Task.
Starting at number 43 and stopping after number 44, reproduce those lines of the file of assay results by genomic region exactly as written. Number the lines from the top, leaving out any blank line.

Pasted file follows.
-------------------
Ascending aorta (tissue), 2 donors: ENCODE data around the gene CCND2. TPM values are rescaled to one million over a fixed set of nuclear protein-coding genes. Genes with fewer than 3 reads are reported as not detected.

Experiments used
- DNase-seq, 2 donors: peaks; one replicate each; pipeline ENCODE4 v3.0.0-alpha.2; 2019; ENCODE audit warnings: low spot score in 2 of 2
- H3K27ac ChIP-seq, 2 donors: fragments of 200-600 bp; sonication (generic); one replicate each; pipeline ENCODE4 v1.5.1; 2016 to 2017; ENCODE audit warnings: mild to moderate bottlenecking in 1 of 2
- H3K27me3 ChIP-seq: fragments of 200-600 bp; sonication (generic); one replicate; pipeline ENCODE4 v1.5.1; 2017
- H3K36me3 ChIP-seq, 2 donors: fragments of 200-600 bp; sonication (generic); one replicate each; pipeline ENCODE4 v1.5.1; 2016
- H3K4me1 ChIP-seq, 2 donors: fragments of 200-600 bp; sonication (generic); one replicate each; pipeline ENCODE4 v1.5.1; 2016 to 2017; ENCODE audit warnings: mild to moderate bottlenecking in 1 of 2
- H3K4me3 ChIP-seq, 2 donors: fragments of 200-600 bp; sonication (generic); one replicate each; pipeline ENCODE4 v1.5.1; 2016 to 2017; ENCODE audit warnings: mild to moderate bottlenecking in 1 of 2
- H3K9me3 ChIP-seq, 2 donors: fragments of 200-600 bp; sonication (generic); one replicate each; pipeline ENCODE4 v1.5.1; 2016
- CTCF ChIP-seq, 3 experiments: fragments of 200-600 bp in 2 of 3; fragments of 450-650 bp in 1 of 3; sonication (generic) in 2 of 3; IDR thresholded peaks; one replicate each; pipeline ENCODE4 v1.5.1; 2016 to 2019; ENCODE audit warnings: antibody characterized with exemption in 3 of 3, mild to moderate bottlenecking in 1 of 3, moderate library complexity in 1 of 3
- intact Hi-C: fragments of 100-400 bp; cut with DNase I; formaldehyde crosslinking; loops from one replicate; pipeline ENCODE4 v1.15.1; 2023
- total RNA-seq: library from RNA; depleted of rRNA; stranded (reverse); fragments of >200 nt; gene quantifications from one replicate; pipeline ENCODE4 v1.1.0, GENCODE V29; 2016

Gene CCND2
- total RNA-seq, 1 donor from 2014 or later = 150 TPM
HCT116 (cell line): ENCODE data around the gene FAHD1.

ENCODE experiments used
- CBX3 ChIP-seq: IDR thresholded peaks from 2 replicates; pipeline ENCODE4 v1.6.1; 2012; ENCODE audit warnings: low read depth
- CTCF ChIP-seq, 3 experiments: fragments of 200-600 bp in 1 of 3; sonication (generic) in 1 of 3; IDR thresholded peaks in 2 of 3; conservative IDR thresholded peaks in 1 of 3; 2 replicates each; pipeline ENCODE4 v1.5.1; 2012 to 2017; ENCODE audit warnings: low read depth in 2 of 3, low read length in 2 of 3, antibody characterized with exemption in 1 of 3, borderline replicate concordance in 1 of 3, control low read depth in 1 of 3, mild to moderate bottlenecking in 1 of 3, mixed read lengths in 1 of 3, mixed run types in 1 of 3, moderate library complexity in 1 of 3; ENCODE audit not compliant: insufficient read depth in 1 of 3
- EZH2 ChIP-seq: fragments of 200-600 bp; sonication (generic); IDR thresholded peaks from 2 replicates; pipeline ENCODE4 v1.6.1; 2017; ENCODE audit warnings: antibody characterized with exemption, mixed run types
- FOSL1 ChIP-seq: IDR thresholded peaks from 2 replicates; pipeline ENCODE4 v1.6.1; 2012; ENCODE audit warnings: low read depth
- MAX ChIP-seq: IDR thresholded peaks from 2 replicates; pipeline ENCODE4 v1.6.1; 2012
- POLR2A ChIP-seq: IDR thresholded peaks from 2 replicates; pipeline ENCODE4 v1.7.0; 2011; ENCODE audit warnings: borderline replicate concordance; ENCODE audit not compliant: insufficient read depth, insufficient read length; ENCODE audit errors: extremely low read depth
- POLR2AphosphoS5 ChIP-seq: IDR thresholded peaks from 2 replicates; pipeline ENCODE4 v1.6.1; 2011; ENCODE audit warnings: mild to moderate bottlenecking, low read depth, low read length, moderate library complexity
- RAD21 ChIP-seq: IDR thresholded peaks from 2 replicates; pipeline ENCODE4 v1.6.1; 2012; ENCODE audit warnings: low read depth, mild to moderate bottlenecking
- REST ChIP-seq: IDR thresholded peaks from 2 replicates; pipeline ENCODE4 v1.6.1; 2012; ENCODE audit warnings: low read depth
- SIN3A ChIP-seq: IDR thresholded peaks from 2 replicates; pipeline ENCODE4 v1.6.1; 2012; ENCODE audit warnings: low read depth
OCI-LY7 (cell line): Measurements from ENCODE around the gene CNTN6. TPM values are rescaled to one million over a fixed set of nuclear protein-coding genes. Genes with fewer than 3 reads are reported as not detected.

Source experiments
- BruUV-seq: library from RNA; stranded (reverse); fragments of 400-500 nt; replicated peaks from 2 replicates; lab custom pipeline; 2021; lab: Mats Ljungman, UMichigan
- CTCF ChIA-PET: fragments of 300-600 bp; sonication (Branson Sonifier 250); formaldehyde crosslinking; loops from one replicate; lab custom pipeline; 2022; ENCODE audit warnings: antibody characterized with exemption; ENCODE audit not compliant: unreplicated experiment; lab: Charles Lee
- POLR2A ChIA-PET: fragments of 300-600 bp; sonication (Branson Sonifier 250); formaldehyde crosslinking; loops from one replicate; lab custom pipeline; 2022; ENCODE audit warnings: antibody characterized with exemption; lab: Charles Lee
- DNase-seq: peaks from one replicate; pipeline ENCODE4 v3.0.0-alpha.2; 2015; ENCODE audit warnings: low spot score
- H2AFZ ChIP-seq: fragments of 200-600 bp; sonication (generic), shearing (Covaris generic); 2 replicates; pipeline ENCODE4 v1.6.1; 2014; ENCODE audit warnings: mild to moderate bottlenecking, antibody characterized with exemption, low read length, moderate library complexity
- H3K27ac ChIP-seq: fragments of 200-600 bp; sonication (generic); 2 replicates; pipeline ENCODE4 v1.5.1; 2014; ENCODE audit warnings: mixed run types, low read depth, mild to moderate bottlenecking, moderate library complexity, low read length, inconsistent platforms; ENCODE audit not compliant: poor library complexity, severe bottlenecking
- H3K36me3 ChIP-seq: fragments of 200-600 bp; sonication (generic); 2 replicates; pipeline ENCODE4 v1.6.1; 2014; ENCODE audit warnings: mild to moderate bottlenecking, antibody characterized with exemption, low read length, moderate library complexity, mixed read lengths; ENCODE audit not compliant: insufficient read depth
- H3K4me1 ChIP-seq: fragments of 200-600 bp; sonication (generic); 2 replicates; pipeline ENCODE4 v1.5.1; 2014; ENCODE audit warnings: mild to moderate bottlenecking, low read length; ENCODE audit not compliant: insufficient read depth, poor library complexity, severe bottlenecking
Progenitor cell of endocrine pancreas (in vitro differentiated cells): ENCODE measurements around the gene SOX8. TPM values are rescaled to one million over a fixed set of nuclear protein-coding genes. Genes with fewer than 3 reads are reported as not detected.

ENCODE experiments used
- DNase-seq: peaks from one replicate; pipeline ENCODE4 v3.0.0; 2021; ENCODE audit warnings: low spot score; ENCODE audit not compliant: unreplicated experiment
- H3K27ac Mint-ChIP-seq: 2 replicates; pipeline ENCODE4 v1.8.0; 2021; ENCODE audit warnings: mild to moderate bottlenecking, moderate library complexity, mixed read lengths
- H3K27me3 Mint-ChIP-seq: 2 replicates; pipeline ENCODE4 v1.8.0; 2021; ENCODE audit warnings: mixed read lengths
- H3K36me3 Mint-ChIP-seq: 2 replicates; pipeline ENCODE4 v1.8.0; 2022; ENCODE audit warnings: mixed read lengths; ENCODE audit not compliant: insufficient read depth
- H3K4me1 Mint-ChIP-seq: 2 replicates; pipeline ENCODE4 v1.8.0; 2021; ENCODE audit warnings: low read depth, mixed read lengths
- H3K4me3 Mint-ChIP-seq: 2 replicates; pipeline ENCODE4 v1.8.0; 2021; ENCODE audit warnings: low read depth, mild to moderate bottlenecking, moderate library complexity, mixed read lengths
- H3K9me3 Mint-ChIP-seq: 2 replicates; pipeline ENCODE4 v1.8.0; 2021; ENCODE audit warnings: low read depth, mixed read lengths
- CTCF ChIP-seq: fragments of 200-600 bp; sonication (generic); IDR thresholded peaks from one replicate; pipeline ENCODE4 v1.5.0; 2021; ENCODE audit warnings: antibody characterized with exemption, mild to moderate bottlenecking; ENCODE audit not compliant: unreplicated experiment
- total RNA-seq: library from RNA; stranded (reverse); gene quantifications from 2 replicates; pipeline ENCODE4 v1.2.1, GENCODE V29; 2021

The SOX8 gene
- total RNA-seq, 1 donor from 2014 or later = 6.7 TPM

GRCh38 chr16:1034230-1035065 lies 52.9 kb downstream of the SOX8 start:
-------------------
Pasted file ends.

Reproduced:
- H3K4me1 Mint-ChIP-seq: 2 replicates; pipeline ENCODE4 v1.8.0; 2021; ENCODE audit warnings: low read depth, mixed read lengths
- H3K4me3 Mint-ChIP-seq: 2 replicates; pipeline ENCODE4 v1.8.0; 2021; ENCODE audit warnings: low read depth, mild to moderate bottlenecking, moderate library complexity, mixed read lengths